The Grayson Report
IT FOR THEM?
HAVE YOU ASKED yourself those two questions when, one, you are de- veloping a new product, and two,
writing or evaluating the ad or display headline? One last question, are you getting tired
hearing about “target marketing?” We don’t
blame you; we are too. But, alas, targeting is
the soul of marketing. If everyone has really
taken that message as biblical, why do so
many products fail? Why do so many ads
and displays just miss?
A while back, we received a phone call
from a cousin that went like this: “I know
that you are a consultant in the cosmetic
business so I thought I would give you a call.
A friend of mine runs a successful spa and
has developed some skin care products that
are terrific. She now wants to sell them in
the broad marketplace and is trying to raise
money. We are planning to invest. Do you
have any suggestions?”
We asked, “Who’s it for and what’s in it
Suzanne & Bob Grayson
Suzanne and Bob Grayson are respected, professional marketers,
having spent their careers with the
leading companies in the beauty
industry before starting their successful consulting business in the
Their consulting clients have included Avon, Bristol-Myers, Estée Lauder, Procter & Gamble, Revlon and
Cover Girl, among others. They reside in San Juan
Capistrano, CA and maintain an office in New York
City. For more information, they can be reached at
for them?” and threw in“competitive edge.”
She said she’d get back to us.
That was three months ago! Wanting to
be in the beauty business and having good
products is simply not enough. There are lots
of good products out there. Exciting consumers with reasons why to buy them is the
key to communication success.
Determining the target is a key market-
ing skill. Have you noticed that we have
moved from broad appeal anti-aging prod-
ucts to specialized benefits; i.e., age spots,
reddening, etc.? But, beware of a too-narrow
target, especially since most women really
don’t want to use several products at one
time. And, there just might not be enough
niche business to support your marketing
plans. Then, add that retailers are living by a
“cut SKUs” mantra; no one has the time,
space or inclination for the“build-it-and-
they-will-come” strategy. So, in Marketing
102 we move on to narrow targeting, with
broad appeal. Sounds like a conflict, but if
done properly, it is the road to Nirvana.
Consider this: Head & Shoulders entered
the dandruff-fixing business at a time when
the best estimate of the total market was
about 10% almost 50 years ago. The sham-
poo giants at the time chuckled,“Even if they
get the whole market, they can’t pay out!”
How, then, did H&S capture a major
share of the total market? Narrow target/
“If it’s good for the basket cases it will
certainly be good for me,”is what consumers
perceived. Another one of our classic examples is the original Vaseline Intensive Care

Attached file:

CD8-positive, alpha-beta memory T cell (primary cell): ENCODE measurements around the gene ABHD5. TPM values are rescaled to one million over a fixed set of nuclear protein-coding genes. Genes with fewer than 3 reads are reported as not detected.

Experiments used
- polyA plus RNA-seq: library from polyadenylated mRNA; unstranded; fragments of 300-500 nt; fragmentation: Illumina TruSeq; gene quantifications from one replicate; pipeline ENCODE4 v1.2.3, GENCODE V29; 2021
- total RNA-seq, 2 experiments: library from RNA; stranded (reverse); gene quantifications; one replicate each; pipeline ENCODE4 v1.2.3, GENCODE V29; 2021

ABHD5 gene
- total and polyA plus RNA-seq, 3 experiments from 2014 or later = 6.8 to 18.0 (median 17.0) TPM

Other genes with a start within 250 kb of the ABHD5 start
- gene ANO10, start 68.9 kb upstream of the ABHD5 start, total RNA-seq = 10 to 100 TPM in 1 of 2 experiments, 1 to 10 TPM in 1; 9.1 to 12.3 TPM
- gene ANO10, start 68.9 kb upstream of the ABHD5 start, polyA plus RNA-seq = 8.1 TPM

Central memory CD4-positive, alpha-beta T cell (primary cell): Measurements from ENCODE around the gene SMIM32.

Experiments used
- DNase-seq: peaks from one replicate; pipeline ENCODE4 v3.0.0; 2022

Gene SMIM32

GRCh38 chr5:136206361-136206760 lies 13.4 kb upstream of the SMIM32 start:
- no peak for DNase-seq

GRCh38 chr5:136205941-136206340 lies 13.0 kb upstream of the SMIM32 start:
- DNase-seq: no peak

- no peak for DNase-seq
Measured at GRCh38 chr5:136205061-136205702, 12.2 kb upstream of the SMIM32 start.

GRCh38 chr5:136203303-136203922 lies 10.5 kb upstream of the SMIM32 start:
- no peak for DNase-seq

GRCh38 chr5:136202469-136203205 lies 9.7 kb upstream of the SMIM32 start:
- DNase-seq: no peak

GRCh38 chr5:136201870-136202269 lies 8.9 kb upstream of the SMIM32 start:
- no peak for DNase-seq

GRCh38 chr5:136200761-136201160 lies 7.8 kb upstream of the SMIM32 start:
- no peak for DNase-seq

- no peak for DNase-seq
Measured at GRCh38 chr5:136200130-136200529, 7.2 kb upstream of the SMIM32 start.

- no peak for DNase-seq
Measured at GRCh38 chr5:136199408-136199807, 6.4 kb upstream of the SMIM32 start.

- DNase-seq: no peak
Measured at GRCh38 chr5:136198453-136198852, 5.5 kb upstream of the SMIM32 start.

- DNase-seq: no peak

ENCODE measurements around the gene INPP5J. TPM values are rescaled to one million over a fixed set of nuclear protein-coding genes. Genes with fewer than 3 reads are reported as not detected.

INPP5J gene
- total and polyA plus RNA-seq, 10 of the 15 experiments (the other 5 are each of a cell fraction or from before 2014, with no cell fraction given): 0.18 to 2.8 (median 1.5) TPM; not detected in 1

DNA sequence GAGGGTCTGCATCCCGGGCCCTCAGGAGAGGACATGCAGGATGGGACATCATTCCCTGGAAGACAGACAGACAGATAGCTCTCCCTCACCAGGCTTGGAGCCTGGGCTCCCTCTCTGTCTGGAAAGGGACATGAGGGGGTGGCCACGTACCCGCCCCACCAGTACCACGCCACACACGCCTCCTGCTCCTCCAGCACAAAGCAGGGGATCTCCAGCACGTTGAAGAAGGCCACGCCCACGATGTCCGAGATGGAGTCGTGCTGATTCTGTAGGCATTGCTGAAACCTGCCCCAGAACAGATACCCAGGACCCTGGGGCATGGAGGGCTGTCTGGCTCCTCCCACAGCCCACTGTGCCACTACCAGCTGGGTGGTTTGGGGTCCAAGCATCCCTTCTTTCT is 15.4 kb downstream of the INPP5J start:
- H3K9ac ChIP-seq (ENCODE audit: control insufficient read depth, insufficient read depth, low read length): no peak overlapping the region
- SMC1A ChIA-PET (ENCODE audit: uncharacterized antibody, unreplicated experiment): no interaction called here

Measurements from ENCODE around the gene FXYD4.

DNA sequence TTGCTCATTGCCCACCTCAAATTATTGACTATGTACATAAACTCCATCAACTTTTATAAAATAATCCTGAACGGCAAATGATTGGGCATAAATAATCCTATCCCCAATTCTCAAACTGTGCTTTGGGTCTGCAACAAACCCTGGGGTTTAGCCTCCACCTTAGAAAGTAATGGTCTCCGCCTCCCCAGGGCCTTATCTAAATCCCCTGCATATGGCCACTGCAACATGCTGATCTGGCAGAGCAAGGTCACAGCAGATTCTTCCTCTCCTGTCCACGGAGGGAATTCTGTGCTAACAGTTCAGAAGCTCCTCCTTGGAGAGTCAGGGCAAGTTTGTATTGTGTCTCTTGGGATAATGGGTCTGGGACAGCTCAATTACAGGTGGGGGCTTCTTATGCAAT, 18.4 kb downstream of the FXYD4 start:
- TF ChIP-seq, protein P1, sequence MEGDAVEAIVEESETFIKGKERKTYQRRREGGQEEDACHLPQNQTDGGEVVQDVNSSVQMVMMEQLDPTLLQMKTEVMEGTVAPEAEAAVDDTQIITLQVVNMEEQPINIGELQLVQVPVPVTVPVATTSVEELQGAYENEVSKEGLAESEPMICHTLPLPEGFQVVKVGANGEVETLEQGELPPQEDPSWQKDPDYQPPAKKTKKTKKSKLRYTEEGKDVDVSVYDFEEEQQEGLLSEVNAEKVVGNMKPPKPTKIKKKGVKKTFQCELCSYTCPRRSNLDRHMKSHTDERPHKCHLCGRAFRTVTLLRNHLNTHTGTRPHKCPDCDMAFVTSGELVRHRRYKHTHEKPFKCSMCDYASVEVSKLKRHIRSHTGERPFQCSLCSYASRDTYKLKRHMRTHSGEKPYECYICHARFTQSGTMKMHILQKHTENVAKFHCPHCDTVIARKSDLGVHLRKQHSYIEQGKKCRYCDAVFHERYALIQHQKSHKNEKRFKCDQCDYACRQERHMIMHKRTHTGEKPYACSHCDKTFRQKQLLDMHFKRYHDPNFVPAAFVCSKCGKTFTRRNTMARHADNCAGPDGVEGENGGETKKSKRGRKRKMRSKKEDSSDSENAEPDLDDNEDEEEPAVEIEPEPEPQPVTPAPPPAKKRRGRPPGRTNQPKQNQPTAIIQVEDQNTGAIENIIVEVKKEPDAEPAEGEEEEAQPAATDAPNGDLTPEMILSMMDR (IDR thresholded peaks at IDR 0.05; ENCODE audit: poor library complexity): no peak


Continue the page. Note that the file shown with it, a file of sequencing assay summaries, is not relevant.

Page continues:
(VIC) Lotion, which is nearly as old as Head
& Shoulders. Jergen’s had the market solid;
no one was able to knock it down, despite
many test markets by very savvy companies.
Along comes VIC with advertising showing
a dry leaf crinkling in the model’s hand.
Translation? For people with high need—
again,“if it works for them, it will be great for
me.” Instant benefit perception—instant
Here’s a hypothetical one—an acne
cream, positioned squarely against the pimpled teen that not only gets rid of the zits but
also moisturizes and protects the unblemished? Isn’t that for every teen? Narrow tar-get/broad appeal. The headline writes itself:
“Now You Can Get Rid of the Zit and Protect
Against Another”or something like that. Of
course, we may not currently have the technology to support that claim, but once-upon-a-time we couldn’t get rid of dandruff
either. Fertile ground for the folks in Cincinnati or New Brunswick.
The four keys to powerful ads and displays are headline, visual impact, copy and
consumer appeal. The role of the headline is
the first step in defining and appealing to
the target market. You do that by—that’s
right—asking who is it for? And then, what’s
in it for her?
The headline must stop the reader so
that she can see if it’s for her, provide some
news value and engage her to keep reading.
So, by reading the headline, anyone should
be able to determine who is the target market and what’s in it for her. It’s even better if
the headline projects a competitive edge to
create dissonance with her current product.
After all, if you can’t pick out the target market, how will the consumer? We randomly
selected ads from recent magazines to see
how well the headlines did their jobs. The
chart on page 48 gives you the exact words of
the headline, our reading of the target market, along with how well we believe it did the
job for each. Space does not allow showing
all 11 ads; view them online at Happi.com.
Here’s a look at two ads. Number 1 is
Neutrogena Healthy Skin Makeup. “It
makes your skin look better, even after you
take it off.”The target market is unclear. Perhaps it’s for women who believe that
makeup isn’t good for skin, a 2 rating. The
benefit message that it improves skin, comes
through beautifully, (a 5 rating), but the
“who it is for”stopper part is a lost opportunity to grab her.